Related Tags

algorithms
coding interview
c++
data structures

# How to get a random node from linked list in a single pass Ani Tumanyan

### Problem statement

Given a singly linked list of unknown length, return a random node from the list by only one traversal. Each node must have the same probability of being chosen.

This problem is a popular interview question. The approach discussed below is a useful technique in data streaming applications when data is too large to fit in the memory.

### Description of the algorithm

We will use the reservoir sampling technique with a reservoir size equal to 1.

The algorithm consists of the following steps:

1. Initialize the result node with the head node of the list.
2. Track number of the processed elements. After the first step $i = 1$, the head node is processed.
3. Iterate over the elements in the list:
• Generate uniformly distributed random number $r \in [0, i];$
• If the generated number $r$ equals$0$, then select the current node as a result node.
• Increment the number of processed elements: $i = i + 1;$
• Move to the next element of the list.

After these steps, the resulting node will be a random node chosen with equal probability from a given list. See the proof of correctness below:

### Complexity analysis

Let$n$ be the length of the given linked list:

• Time complexity is $O(n)$as we iterate over the whole list.
• The Space complexity is $O(1)$as constant auxiliary space is used.

### Code example

Let's look at the code below:

#include <random>

//get random number in a given range
int getRandomNumber(int left, int right)
{
//C++11's random number generation facilities
std::uniform_int_distribution<> distrib(left, right);
std::mt19937 randomGen;
return distrib(randomGen);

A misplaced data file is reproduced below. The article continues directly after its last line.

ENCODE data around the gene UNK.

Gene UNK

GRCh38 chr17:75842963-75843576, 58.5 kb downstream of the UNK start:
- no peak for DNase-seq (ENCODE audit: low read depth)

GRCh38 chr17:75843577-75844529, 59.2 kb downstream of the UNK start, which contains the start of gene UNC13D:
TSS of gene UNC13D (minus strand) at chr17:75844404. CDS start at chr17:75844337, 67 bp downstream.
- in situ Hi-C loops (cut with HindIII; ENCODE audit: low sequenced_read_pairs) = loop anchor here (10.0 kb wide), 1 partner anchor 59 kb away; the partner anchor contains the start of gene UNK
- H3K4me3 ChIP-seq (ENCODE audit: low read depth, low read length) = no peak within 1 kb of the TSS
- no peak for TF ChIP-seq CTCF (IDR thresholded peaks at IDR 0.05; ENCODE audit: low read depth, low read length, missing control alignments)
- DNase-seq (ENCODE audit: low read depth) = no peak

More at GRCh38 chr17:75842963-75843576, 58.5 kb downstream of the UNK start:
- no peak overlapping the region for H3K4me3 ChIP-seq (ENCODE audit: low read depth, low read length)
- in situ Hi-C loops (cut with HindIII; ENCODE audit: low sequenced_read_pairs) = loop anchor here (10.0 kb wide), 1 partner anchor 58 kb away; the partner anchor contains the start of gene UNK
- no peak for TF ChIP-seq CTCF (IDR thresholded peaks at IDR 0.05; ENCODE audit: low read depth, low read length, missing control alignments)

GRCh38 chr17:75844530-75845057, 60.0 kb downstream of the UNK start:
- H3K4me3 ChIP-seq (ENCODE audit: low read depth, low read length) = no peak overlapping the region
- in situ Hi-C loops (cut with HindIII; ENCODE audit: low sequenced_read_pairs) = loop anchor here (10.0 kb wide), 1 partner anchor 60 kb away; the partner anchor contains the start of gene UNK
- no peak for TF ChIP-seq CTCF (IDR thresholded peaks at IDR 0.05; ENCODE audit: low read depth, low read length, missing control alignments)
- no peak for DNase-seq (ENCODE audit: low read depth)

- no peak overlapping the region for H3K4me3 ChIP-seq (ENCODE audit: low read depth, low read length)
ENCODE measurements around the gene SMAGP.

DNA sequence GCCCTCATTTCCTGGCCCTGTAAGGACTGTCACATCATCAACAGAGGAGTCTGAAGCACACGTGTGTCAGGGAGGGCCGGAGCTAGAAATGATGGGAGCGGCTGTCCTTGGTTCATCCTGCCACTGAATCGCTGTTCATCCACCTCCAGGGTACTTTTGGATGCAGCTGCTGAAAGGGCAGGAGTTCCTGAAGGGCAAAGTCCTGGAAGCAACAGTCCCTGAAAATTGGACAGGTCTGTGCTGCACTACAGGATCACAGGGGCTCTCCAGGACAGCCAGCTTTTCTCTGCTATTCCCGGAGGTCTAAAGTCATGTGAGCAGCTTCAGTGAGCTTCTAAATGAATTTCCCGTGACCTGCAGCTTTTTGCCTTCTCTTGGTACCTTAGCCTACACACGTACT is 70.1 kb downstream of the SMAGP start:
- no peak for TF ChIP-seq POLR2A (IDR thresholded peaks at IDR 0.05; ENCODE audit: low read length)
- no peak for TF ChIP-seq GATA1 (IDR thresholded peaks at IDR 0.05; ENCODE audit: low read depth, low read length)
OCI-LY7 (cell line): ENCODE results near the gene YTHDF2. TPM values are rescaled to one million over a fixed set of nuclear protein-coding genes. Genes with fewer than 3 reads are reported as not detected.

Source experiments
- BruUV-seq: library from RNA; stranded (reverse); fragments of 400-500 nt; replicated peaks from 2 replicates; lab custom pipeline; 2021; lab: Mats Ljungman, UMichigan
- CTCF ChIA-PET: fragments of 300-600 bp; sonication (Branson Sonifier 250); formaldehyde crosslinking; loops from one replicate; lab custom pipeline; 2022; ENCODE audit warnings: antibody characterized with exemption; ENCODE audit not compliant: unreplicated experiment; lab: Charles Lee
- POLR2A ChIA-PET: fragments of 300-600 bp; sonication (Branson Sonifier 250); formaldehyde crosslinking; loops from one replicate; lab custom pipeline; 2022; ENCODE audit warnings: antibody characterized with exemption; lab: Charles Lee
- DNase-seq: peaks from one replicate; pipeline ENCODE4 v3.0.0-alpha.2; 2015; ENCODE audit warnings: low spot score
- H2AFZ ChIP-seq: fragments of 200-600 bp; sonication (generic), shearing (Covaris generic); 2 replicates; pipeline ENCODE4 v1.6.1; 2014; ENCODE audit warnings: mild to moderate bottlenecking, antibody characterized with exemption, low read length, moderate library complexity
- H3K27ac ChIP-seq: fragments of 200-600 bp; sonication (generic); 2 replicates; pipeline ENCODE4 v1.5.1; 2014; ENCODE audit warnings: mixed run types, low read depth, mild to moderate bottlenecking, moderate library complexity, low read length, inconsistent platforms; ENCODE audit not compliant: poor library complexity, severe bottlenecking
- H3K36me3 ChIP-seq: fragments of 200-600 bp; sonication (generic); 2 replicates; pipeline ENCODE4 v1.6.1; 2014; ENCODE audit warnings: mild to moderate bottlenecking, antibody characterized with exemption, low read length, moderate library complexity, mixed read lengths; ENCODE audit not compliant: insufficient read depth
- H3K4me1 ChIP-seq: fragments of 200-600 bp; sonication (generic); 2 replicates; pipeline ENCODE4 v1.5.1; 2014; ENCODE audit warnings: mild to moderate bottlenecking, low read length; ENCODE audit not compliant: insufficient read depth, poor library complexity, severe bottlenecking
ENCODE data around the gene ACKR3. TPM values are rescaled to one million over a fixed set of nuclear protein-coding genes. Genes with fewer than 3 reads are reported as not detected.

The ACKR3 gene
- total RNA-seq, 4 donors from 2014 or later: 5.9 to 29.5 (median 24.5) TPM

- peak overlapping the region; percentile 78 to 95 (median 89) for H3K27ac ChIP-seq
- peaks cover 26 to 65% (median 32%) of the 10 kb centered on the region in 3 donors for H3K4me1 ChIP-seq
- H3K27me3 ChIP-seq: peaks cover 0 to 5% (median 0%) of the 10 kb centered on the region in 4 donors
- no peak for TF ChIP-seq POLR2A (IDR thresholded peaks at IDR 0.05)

}

//get random node from a given linked list in a single pass
{
int i = 1;
while(currNode != nullptr)
{
int randomInd = getRandom(0, i);
if(randomInd == 0)
resultNode = currNode;
++i;
currNode = currNode->next;
}
return resultNode;
}

### Explanation

Let $n$ be the length of the given list, and prove that the probability of $i$-th node (which has an index $i-1$) to be selected as a result node is $1/n$.

• During iteration over the $i$-th node, there are already $i-1$ processed elements. We get a random number from $0$ to $i - 1$, so there are $i$ values to be chosen with equal probability.
• The probability that generated random number equals $0$ is $1/i$, so the $i$-th node is selected with probability $1/i$.
• At the end of the whole process, the $i$-th node will remain selected if it is not replaced by further nodes during iteration, which means further nodes haven't been selected.
• For $(i+1)$-th node, the probability of not being selected is $1 - 1/(i+1)$, for $(i+2)$-th node, it is, $(i+2) n$- th node $- \; 1 - 1/n$. The probability that $i$-th node remains selected after further iteration is a product of these probabilities:$(1 - \frac{1}{i+1})(1 - \frac{1}{i+2}) \dots (1 - \frac{1}{n}) = \frac{i}{n}.$
• So, the probability for $i$-th node to be selected as a result node is:

$P(i\text{-}th \; is \; selected)\cdot P(further \; nodes\;are \; not\; selected)= \frac{1}{i} \cdot \frac{i}{n}= \frac{1}{n}.$

This proves that each node is returned with equal probability $1/n$.

RELATED TAGS

algorithms
coding interview
c++
data structures

CONTRIBUTOR Ani Tumanyan
RELATED COURSES

View all Courses

Keep Exploring

Learn in-demand tech skills in half the time